The Corner

John Cornyn Has a Better Club for Growth Score than His Primary Opponent

The Club for Growth, an outside group with a long history of supporting economically conservative candidates in primaries against more moderate candidates, released its assessment of the 2013 voting records of members of Congress yesterday. Senators Ted Cruz and Mike Lee top the upper chamber’s ranking, with 100 percent ratings, but other stop scorers may be more surprising: Texas senior senator John Cornyn got a 93 percent, tying him for eighth in the chamber of 100 — and he’s being challenged (and labeled “liberal John Cornyn”) by Republican congressman Steve Stockman, who placed 39th out of his chamber of 435, and got a rating of just 87 percent. (The scores are not precisely comparable since the House and Senate take different votes.)

Mike Enzi, the Wyoming senator whom former State Department official Liz Cheney challenged earlier this year (before she dropped out of the race) is also a top performer: He got a 94 percent, tying him for 4th in the Senate.

Kansas senator Pat Roberts, who’s facing a challenge from radiologist Martin Wolf, doesn’t do quite as well, but hardly ranks as one of the more liberal Republicans: He ties for 19th out of 100, with an 84 percent (his lifetime ranking is somewhat worse). Both of them have been embroiled in scandal of late: Roberts over whether he actually has a residency in Kansas, and Wolf over the fact that he once posted X-rays of his patients on Facebook and made crude comments on them, and a recent suit by a Kansas City doctor alleging that Wolf’s firm was engaged in a price-fixing scheme that took advantage of patients.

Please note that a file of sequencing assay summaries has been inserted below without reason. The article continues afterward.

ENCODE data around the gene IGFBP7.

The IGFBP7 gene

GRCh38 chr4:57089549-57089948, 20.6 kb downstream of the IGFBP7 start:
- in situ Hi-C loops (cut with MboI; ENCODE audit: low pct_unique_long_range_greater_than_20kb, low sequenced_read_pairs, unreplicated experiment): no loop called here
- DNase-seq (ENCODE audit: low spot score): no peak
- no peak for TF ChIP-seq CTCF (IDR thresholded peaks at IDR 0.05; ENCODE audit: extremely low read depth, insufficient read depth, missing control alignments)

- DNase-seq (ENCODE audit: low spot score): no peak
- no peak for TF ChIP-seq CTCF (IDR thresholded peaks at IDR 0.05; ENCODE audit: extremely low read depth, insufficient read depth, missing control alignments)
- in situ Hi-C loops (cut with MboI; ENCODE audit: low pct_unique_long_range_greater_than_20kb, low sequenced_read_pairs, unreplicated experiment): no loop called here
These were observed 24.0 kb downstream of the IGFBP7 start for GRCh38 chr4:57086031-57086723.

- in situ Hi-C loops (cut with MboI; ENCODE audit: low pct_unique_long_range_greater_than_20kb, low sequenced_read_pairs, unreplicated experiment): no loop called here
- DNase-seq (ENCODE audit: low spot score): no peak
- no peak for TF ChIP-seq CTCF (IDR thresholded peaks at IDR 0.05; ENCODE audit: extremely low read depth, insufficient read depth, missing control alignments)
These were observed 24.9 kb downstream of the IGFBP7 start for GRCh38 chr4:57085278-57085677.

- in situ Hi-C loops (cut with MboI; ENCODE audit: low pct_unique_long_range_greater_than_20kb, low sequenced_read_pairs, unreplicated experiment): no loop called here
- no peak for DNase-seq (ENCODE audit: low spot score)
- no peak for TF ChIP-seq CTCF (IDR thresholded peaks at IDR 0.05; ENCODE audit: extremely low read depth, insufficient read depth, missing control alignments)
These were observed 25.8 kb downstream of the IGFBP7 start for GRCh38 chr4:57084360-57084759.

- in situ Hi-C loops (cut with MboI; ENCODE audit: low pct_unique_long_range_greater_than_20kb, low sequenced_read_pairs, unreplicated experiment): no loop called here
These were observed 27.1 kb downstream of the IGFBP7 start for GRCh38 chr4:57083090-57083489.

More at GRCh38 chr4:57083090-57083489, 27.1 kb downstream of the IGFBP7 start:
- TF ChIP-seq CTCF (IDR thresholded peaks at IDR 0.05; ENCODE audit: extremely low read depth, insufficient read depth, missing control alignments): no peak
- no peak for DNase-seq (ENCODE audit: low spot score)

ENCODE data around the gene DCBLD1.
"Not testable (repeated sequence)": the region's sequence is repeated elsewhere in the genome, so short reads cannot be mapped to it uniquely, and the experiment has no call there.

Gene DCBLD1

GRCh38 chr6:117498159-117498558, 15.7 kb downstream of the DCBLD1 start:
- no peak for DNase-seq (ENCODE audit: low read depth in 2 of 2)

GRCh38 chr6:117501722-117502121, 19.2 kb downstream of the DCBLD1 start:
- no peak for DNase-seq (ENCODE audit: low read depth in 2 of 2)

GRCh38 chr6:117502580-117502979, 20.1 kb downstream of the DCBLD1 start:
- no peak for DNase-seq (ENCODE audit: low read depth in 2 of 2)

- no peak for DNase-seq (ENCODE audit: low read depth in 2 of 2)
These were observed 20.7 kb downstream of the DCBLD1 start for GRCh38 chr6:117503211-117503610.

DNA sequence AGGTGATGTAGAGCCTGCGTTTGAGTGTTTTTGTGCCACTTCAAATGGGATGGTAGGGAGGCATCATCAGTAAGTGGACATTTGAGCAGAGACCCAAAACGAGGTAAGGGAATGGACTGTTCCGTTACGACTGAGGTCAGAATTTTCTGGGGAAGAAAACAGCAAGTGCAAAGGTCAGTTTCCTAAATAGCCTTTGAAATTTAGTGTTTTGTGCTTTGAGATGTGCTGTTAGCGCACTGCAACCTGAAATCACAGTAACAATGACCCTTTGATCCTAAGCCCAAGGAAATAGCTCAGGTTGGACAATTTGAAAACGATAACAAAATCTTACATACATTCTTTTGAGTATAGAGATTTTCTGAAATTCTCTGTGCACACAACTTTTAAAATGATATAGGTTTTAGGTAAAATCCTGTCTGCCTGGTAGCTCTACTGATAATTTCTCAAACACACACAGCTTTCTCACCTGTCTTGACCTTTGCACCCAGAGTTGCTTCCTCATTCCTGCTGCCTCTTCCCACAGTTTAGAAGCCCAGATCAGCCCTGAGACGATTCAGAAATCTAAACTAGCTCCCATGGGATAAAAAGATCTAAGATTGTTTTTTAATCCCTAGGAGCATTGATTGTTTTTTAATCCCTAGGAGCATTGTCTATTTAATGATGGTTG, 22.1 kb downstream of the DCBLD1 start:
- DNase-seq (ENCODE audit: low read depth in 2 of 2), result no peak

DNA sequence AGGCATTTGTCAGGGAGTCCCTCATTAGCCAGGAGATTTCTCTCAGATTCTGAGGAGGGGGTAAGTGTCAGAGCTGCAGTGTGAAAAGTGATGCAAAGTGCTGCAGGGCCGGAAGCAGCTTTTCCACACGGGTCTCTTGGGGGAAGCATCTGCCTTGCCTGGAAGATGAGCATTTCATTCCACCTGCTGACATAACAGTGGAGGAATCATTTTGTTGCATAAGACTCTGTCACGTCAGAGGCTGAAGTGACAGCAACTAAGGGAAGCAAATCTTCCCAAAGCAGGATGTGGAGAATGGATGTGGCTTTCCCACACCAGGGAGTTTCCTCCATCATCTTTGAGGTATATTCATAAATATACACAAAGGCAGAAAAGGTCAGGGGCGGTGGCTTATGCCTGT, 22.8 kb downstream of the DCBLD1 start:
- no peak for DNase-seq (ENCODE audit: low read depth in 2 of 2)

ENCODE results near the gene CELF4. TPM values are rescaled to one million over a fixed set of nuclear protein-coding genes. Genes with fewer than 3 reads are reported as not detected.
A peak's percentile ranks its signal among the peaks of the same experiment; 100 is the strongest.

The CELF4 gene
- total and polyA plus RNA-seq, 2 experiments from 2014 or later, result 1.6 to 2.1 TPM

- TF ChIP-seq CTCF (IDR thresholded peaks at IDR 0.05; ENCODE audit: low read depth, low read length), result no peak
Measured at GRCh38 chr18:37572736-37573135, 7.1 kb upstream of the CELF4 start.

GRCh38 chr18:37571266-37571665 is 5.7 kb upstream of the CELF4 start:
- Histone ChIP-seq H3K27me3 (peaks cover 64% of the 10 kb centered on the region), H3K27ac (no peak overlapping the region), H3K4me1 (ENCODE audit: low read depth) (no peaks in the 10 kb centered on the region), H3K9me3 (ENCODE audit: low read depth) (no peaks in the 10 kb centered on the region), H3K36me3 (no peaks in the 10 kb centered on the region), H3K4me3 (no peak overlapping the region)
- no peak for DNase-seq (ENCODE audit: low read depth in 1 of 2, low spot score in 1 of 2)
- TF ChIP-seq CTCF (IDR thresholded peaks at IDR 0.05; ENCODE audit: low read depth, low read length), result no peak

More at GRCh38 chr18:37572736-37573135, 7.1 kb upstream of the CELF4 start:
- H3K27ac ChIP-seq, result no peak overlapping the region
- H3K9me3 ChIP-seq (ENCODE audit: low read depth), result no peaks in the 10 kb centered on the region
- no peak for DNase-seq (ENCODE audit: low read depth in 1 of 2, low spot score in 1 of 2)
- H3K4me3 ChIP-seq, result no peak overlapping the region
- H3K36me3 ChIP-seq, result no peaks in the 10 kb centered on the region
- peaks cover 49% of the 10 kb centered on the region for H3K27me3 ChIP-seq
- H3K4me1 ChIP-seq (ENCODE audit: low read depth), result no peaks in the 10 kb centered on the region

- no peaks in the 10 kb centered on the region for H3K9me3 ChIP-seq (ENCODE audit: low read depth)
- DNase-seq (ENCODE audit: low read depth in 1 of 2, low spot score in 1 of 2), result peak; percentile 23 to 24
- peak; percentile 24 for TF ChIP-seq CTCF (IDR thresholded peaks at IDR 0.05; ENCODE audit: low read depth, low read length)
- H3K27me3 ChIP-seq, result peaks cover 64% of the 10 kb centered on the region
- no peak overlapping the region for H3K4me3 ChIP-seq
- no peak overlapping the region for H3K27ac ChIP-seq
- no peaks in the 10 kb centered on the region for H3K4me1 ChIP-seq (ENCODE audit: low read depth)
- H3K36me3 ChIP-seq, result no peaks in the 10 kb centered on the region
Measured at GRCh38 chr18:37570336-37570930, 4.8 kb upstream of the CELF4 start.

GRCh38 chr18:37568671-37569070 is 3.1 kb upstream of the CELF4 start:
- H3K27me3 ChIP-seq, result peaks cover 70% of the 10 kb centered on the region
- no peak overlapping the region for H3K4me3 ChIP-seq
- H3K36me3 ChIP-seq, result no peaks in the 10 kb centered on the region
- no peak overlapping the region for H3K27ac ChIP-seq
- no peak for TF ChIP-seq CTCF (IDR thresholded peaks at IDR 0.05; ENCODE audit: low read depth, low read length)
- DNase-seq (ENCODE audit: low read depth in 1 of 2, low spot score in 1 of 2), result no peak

Senate minority leader Mitch McConnell, who’s facing a primary challenge from a Kentucky businessman, does fairly well: He’s the 14th best senator by the Club’s rankings, with an 87 percent this year.

Not all the GOP senators facing primary challenges have flattering scores: Six-term Mississippi senator Thad Cochran has a 56 percent, earning him 43rd place (his lifetime rating is a bit better), and South Carolina senator Lindsay Graham comes in 39th, with a 65 percent (his lifetime rating is also better).

The House members receiving 100 percent ratings this year from the Club: Arizona’s Trent Franks, Matt Salmon, and David Schweikert, and California’s Tom McClintock. Tea-party favorite Louie Gohmert of Texas came in with just a 94 percent, ranking him 18th — his lifetime rating is merely a high B+, too low to secure him a coveted “Defender of Economic Freedom” title, awarded to legislators with lifetime and annual scores above 90.

Gary Peters, interestingly, the Democratic Michigan congressman running for the state’s empty Senate seat, is tied for the worst voting record in the whole House, at just 3 percent, as is Bruce Braley, who’s running for Senate in Iowa.

The Club’s scoring methodology is here — it tends to differ from Heritage Action, another conservative group that tries to hold incumbents to account, in that it emphasizes key policy-related votes over procedural and tactical issues (Heritage Action’s scores are thus a bit tougher and lower).

Patrick Brennan was a senior communications official at the Department of Health and Human Services during the Trump administration and is former opinion editor of National Review Online.


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